304th Special Operations Squadron
Douglas C-124C-DL Globemaster II 50-087.jpg
C-124 Globemaster II as flown by the 4th Strategic Support Squadron
Active1943-1961
Country United States
BranchUS Army Air Corps Hap Arnold Wings.svg  United States Army Air Forces
 United States Air Force
EngagementsAsiatic-Pacific Streamer.png
Asia-Pacific Theater
DecorationsUS Air Force Outstanding Unit Award - Stremer.jpg
Air Force Outstanding Unit Award
Insignia
Emblem of the 4th Strategic Support Squadron4th Strategic Support Squadron - Emblem.png

The 304th Special Operations Squadron is an inactive United States Air Force unit designation. It was designated on 15 September 1985 by the consolidation of the World War II 304th Troop Carrier Squadron (304th TCS), which was disbanded on 1 December 1943 at Mohanbari Airport, India, and the 4th Strategic Support Squadron (4th SSS), which was discontinued and inactivated on 15 March 1961 at Dyess Air Force Base, Texas.

The 304th TCS was a transport squadron which served primarily in the China-Burma-India Theater. It participated in the airlift of supplies and equipment from India to China over the Himalayan Mountains ("The Hump").

The 4th SSS was a Strategic Air Command transport squadron providing a limited air transport capability to supplement that of the Military Air Transport Service (MATS).

History

World War II

The squadron was activated by Tenth Air Force in India and equipped with C-47 Skytrains. It was assigned to the 30th Transport Group in the Assam Valley of eastern India, to aid in moving supplies to China by Air Transport Command (ATC). The squadron supplemented the ATC aircraft flying over "The Hump" into airfields in China. As more and more ATC aircraft arrived for the logistics mission to China, the 30th Transport Group was inactivated, and the assets of the unit were re-designated Station No. 9, India-China Wing, ATC.[1]

Strategic Air Command

In its early years, along with its own fighter wings for escorting its bombers, SAC formed a limited air transport capability to supplement that of the Military Air Transport Service, which provided SAC with the majority of its airlift support.[2] The 4th Strategic Support Squadron was activated on 18 February 1953 at Rapid city Air Force Base, South Dakota.[3]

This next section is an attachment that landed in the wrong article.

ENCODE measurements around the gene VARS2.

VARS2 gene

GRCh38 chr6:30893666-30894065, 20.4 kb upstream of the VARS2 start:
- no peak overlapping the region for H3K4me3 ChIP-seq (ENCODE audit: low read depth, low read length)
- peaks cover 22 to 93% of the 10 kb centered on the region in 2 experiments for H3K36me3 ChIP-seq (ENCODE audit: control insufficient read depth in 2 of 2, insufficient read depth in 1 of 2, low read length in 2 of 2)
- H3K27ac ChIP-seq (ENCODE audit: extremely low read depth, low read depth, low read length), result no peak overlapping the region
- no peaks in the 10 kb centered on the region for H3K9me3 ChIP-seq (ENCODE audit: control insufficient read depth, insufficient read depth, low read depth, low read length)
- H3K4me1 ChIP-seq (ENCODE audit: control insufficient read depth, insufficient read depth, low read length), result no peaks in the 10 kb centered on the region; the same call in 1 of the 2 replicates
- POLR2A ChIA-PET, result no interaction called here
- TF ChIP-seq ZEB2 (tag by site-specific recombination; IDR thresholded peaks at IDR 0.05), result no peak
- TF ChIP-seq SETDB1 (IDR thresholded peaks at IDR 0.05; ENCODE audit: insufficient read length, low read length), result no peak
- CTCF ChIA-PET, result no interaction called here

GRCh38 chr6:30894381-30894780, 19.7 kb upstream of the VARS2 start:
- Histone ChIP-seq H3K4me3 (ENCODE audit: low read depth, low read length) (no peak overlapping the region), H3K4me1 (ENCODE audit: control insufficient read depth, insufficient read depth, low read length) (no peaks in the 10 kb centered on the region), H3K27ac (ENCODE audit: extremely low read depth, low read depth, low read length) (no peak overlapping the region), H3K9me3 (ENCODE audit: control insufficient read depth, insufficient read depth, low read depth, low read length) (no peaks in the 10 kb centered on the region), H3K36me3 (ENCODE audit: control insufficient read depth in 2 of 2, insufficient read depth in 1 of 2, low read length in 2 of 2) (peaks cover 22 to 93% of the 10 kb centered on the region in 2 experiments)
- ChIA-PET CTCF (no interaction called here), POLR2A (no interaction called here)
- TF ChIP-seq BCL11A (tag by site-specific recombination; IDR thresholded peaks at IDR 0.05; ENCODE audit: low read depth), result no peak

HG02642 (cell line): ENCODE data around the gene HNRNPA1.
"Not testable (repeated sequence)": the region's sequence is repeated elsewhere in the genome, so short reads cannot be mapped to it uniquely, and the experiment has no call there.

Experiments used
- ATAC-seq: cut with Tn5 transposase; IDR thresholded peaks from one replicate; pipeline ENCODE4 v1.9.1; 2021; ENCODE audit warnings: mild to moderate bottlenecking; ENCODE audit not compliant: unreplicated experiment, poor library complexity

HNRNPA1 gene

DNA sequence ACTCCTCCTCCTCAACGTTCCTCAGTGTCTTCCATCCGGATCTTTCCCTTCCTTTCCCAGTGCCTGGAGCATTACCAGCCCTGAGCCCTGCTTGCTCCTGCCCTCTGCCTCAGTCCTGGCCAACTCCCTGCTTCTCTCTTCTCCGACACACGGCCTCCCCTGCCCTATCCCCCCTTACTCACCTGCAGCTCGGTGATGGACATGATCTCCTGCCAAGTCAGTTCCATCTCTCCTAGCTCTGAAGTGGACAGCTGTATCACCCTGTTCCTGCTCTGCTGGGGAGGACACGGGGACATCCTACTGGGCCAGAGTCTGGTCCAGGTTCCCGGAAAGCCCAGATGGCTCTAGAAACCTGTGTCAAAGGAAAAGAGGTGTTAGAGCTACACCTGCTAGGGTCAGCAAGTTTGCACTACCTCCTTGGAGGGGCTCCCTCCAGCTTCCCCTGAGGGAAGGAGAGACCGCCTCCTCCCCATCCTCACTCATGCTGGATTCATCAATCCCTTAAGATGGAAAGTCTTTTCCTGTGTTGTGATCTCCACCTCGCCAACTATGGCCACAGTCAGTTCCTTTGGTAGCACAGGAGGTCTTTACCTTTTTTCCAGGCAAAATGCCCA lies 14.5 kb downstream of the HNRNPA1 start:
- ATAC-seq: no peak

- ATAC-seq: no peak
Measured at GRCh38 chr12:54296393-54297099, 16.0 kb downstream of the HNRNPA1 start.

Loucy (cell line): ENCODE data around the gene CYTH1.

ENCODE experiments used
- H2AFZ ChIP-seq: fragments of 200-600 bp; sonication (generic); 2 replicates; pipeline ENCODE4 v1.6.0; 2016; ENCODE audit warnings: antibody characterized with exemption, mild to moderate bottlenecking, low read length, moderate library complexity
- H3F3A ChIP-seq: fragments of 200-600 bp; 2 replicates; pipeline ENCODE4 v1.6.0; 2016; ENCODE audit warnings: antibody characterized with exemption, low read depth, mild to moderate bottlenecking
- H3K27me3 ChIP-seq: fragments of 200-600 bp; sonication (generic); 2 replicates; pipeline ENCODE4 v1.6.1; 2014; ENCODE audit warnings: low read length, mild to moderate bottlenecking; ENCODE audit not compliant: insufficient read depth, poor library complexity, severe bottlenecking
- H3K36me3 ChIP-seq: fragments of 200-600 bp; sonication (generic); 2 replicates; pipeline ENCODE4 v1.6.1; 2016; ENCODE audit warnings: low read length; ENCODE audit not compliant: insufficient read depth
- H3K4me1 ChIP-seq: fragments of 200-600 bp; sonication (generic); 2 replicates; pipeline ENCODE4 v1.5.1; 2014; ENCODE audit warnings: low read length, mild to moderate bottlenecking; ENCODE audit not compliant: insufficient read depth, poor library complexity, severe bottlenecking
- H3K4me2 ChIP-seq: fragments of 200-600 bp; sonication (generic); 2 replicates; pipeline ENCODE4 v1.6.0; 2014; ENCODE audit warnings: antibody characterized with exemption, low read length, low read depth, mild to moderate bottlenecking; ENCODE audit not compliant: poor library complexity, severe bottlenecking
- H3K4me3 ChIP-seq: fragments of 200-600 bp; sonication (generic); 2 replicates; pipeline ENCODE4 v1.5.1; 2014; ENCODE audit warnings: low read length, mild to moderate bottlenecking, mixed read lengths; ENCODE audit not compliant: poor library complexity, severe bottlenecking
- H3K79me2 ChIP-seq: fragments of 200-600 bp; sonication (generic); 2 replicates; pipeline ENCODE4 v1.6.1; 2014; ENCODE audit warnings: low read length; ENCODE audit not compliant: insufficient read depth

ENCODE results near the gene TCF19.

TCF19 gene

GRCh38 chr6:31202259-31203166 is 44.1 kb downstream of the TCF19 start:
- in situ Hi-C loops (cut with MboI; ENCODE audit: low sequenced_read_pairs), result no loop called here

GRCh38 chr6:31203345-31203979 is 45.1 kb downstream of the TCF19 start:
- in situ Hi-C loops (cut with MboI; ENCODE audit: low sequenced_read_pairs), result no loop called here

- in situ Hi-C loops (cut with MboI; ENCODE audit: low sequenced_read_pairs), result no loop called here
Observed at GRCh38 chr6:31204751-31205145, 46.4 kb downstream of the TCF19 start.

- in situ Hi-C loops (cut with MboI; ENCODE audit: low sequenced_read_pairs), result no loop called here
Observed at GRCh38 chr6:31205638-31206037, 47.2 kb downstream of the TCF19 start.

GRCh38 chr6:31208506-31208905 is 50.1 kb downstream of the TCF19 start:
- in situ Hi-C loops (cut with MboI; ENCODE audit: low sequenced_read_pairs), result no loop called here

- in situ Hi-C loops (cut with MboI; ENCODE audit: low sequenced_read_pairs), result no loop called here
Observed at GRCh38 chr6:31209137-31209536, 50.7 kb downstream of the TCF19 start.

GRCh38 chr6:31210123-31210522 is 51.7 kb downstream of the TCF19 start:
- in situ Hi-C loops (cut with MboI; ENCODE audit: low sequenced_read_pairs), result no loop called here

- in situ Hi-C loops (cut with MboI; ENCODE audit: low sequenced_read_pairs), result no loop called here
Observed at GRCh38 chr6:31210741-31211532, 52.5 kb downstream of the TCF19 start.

During the postwar years and through the 1950s the squadron carried much classified equipment and personnel to various locations around the world. It was moved to Dyess AFB, Texas on 15 June 1957, and was inactivated on 15 March 1961 when SAC got out of the transport bushiness.[3]

Consolidated unit

The two units were consolidated on 19 September 1985, being designated as the 304th Special Operations Squadron, and assigned to USAF Special Operations Command. There is no record of the unit ever being activated in the Regular Air Force or Reserves.[3]

Lineage

  • Constituted as 304th Transport Squadron on 4 June 1943
Activated in India on 21 June 1943
Disbanded on 1 December 1943[3]
  • Reconstituted, and consolidated (19 September 1985), with 4th Strategic Support Squadron
Constituted on 3 February 1953
Activated on 18 February 1953
Discontinued, and inactivated, on 15 March 1961[3]
  • Consolidated squadron re-designated as 304th Special Operations Squadron on 19 September 1985 (Remained Inactive)
Re-designated as 304th Expeditionary Special Operations Squadron, and converted to provisional status, on 24 January 2005
Withdrawn from provisional status, and re-designated as 304th Special Operations Squadron, on 30 March 2011[3]

Assignments

304th Transport Squadron
  • 30th Transport Group, 21 June-1 December 1943[3]
4th Strategic Support Squadron
304th Special Operations Squadron

Stations

304th Transport Squadron
4th Strategic Support Squadron

Aircraft

See also

References

 This article incorporates public domain material from the Air Force Historical Research Agency website http://www.afhra.af.mil/.

  1. ^ AFHRA Document 00182130 30th Transport Group
  2. ^ 1st Strategic Support Squadron History
  3. ^ a b c d e f g h i j k l AFHRA Lineage and History, 304th Special Operations Squadron, provided by Daniel L. Haulman, PhD, Chief, Organizational Histories Branch Air Force Historical Research Agency, 23 April 2014

External links